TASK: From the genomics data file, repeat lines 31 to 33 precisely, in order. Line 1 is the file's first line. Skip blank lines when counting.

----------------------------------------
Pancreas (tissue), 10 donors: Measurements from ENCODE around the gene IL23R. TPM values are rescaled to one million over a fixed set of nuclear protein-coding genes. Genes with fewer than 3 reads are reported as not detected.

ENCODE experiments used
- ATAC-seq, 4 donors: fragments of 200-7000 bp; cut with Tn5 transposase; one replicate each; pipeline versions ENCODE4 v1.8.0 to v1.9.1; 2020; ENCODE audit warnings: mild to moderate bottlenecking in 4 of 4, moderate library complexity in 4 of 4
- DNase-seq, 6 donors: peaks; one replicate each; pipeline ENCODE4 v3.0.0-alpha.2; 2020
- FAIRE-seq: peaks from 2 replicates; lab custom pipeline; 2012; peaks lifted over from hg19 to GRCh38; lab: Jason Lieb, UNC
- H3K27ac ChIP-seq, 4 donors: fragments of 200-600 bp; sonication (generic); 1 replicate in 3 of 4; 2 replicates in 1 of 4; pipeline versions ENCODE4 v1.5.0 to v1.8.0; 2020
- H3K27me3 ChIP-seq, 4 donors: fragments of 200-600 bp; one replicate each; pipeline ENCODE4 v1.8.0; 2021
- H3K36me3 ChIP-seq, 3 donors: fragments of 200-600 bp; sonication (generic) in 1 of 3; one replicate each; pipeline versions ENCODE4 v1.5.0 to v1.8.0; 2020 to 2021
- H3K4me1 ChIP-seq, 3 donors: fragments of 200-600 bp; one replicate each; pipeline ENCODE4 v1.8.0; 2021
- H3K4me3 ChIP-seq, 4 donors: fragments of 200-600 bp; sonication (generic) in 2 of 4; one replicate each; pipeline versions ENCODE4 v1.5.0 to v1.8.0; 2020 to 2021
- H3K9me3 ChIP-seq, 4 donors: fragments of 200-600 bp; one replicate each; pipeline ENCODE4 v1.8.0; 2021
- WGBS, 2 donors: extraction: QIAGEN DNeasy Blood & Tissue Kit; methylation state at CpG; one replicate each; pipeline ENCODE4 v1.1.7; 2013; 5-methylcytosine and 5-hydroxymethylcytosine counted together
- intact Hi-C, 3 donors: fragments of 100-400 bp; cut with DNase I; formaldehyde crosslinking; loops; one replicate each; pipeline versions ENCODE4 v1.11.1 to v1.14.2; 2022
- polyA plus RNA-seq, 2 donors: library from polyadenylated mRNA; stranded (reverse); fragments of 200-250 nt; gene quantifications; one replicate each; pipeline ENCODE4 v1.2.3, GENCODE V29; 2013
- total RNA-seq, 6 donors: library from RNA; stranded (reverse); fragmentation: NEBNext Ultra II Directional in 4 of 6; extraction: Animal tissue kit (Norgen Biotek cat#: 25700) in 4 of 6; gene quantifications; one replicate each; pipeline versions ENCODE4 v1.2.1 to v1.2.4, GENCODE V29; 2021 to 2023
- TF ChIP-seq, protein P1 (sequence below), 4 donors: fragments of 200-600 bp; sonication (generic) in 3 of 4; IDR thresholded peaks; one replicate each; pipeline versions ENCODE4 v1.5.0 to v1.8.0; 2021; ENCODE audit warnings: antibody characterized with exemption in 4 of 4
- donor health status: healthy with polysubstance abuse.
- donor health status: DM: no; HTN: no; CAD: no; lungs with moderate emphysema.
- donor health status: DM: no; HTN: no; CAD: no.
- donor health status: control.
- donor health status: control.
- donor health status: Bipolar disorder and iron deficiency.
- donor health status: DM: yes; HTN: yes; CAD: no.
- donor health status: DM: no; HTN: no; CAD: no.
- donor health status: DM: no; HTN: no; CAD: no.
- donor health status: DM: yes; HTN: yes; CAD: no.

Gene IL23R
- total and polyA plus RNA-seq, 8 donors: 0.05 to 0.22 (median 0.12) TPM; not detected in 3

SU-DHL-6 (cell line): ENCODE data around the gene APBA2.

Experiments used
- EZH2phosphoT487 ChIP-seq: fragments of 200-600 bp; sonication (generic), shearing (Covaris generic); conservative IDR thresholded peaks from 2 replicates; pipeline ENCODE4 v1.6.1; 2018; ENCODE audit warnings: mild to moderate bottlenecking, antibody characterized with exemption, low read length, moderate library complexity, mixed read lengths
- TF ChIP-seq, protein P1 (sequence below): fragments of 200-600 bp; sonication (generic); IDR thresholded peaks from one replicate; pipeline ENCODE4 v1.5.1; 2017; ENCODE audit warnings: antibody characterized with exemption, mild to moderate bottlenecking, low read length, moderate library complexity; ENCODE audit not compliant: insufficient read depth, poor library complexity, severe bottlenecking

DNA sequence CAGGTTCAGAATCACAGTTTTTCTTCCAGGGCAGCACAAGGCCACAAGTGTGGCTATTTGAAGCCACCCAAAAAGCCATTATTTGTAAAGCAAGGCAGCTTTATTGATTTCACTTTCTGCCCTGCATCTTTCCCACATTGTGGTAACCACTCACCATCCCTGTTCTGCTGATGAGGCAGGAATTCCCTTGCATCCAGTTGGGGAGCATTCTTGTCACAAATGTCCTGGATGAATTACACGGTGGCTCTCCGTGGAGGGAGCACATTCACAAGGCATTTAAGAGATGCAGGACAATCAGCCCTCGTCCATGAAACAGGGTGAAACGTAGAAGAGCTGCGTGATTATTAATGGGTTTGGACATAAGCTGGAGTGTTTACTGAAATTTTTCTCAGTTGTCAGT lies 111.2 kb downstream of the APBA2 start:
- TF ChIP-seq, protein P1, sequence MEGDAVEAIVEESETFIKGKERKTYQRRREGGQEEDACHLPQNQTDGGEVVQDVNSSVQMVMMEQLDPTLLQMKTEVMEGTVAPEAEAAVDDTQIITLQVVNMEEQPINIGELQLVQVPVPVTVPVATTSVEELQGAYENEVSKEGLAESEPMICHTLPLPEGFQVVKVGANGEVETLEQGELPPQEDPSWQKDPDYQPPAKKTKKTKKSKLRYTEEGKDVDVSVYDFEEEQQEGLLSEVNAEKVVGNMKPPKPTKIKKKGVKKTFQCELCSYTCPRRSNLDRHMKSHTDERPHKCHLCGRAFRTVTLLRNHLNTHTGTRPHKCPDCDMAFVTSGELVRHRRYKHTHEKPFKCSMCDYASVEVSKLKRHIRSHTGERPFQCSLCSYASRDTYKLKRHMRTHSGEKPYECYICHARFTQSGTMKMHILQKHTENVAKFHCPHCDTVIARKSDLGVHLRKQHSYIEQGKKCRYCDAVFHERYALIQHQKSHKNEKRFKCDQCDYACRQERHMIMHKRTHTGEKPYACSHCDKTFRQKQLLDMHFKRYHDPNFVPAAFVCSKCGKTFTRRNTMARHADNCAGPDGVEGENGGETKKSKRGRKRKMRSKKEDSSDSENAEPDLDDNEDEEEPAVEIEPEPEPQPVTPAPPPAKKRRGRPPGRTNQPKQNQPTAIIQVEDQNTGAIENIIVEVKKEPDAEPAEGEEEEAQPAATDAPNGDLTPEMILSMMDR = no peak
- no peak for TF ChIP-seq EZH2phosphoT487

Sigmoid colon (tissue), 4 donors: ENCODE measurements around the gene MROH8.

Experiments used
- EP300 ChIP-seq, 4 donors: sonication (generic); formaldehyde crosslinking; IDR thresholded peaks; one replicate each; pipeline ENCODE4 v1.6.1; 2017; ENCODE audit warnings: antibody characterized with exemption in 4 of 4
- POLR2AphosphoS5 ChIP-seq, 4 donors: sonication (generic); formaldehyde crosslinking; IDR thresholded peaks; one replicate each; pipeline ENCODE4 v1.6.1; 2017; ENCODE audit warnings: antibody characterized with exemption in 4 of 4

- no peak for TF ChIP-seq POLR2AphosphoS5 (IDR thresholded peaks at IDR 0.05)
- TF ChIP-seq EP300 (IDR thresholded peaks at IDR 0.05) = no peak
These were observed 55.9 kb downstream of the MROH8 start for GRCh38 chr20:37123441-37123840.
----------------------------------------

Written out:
- EZH2phosphoT487 ChIP-seq: fragments of 200-600 bp; sonication (generic), shearing (Covaris generic); conservative IDR thresholded peaks from 2 replicates; pipeline ENCODE4 v1.6.1; 2018; ENCODE audit warnings: mild to moderate bottlenecking, antibody characterized with exemption, low read length, moderate library complexity, mixed read lengths
- TF ChIP-seq, protein P1 (sequence below): fragments of 200-600 bp; sonication (generic); IDR thresholded peaks from one replicate; pipeline ENCODE4 v1.5.1; 2017; ENCODE audit warnings: antibody characterized with exemption, mild to moderate bottlenecking, low read length, moderate library complexity; ENCODE audit not compliant: insufficient read depth, poor library complexity, severe bottlenecking

DNA sequence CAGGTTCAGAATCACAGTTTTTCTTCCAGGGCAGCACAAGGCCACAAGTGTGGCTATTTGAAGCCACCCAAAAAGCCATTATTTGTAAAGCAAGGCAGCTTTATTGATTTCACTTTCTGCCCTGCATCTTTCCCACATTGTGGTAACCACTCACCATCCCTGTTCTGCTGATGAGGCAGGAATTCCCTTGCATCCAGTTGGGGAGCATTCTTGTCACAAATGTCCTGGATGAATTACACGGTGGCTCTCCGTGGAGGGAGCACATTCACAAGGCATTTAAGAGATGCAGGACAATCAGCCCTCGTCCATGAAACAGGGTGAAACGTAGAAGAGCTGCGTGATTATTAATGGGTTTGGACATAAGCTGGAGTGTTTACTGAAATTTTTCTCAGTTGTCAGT lies 111.2 kb downstream of the APBA2 start: